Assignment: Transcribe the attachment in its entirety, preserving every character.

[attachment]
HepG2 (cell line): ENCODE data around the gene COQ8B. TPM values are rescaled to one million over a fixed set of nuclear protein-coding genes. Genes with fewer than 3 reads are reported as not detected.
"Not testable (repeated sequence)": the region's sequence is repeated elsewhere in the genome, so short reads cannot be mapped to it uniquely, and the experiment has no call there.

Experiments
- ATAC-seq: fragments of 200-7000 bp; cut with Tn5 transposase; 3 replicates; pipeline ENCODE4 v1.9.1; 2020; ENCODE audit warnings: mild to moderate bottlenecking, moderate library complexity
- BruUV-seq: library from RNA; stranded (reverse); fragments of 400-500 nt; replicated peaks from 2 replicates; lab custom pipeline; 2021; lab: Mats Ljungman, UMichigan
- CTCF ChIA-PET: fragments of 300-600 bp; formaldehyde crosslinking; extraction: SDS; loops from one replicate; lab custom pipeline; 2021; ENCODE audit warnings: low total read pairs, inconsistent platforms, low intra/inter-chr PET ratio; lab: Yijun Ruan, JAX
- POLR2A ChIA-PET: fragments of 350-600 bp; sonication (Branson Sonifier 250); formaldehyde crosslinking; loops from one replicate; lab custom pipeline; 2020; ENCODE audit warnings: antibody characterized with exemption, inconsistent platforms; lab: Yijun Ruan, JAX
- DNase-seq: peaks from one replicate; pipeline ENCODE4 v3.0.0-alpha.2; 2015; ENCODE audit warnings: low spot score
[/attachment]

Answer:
HepG2 (cell line): ENCODE data around the gene COQ8B. TPM values are rescaled to one million over a fixed set of nuclear protein-coding genes. Genes with fewer than 3 reads are reported as not detected.
"Not testable (repeated sequence)": the region's sequence is repeated elsewhere in the genome, so short reads cannot be mapped to it uniquely, and the experiment has no call there.

Experiments
- ATAC-seq: fragments of 200-7000 bp; cut with Tn5 transposase; 3 replicates; pipeline ENCODE4 v1.9.1; 2020; ENCODE audit warnings: mild to moderate bottlenecking, moderate library complexity
- BruUV-seq: library from RNA; stranded (reverse); fragments of 400-500 nt; replicated peaks from 2 replicates; lab custom pipeline; 2021; lab: Mats Ljungman, UMichigan
- CTCF ChIA-PET: fragments of 300-600 bp; formaldehyde crosslinking; extraction: SDS; loops from one replicate; lab custom pipeline; 2021; ENCODE audit warnings: low total read pairs, inconsistent platforms, low intra/inter-chr PET ratio; lab: Yijun Ruan, JAX
- POLR2A ChIA-PET: fragments of 350-600 bp; sonication (Branson Sonifier 250); formaldehyde crosslinking; loops from one replicate; lab custom pipeline; 2020; ENCODE audit warnings: antibody characterized with exemption, inconsistent platforms; lab: Yijun Ruan, JAX
- DNase-seq: peaks from one replicate; pipeline ENCODE4 v3.0.0-alpha.2; 2015; ENCODE audit warnings: low spot score